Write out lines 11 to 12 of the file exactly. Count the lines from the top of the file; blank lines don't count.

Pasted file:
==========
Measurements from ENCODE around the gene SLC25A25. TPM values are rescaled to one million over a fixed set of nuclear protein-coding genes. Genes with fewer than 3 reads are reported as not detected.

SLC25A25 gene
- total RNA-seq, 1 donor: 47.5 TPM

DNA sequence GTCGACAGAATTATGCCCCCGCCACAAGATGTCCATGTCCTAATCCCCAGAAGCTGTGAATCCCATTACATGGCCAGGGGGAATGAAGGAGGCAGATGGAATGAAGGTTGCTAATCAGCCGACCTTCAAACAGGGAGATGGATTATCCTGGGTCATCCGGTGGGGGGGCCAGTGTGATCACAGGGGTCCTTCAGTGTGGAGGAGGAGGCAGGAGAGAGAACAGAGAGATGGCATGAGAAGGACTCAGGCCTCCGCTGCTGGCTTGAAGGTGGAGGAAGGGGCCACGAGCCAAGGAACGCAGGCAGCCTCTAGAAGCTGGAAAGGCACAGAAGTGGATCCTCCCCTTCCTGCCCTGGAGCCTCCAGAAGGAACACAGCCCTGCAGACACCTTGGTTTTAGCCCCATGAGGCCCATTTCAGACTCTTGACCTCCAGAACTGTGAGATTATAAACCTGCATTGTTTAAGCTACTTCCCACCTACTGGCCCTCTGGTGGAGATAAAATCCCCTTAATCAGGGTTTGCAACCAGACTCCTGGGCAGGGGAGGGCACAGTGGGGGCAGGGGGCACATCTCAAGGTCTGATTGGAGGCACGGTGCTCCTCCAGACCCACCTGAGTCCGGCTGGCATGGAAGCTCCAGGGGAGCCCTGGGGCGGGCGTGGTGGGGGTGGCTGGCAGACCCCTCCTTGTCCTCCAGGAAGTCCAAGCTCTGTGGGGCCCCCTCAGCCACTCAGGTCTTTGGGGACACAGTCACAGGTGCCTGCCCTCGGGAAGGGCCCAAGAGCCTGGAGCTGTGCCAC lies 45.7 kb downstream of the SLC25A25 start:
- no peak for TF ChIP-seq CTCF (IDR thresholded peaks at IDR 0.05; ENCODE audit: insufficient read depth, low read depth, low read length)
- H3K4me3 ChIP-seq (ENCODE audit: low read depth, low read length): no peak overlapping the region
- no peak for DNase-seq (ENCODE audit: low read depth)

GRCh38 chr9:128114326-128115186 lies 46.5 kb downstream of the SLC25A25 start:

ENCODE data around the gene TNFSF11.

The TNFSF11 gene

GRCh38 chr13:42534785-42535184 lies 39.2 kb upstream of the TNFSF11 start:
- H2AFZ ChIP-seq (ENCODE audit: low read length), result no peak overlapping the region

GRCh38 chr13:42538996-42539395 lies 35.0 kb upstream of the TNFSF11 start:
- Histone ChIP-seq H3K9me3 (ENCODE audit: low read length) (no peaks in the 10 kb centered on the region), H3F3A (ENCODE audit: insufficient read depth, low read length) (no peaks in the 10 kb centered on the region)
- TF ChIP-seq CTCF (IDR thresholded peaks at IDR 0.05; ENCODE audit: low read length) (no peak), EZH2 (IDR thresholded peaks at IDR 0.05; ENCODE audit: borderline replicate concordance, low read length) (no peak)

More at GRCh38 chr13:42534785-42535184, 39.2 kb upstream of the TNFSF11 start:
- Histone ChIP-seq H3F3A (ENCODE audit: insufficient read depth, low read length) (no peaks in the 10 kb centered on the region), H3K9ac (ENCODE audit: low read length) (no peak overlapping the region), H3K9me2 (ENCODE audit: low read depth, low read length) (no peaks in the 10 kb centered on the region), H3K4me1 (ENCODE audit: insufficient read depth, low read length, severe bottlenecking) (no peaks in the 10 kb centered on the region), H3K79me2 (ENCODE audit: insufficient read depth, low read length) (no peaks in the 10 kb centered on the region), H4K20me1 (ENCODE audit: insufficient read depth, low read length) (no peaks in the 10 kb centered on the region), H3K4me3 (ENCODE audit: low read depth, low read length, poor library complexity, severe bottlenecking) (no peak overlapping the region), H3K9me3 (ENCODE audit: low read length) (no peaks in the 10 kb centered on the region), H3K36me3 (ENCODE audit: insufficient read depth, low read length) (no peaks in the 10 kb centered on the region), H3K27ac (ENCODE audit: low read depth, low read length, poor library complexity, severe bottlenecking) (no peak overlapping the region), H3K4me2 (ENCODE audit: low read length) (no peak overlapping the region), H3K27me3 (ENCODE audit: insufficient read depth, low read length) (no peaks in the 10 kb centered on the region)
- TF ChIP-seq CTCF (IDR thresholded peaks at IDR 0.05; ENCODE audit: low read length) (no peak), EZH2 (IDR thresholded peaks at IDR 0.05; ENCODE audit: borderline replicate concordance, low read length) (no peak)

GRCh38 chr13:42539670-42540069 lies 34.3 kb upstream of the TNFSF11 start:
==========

GRCh38 chr13:42534785-42535184 lies 39.2 kb upstream of the TNFSF11 start:
- H2AFZ ChIP-seq (ENCODE audit: low read length), result no peak overlapping the region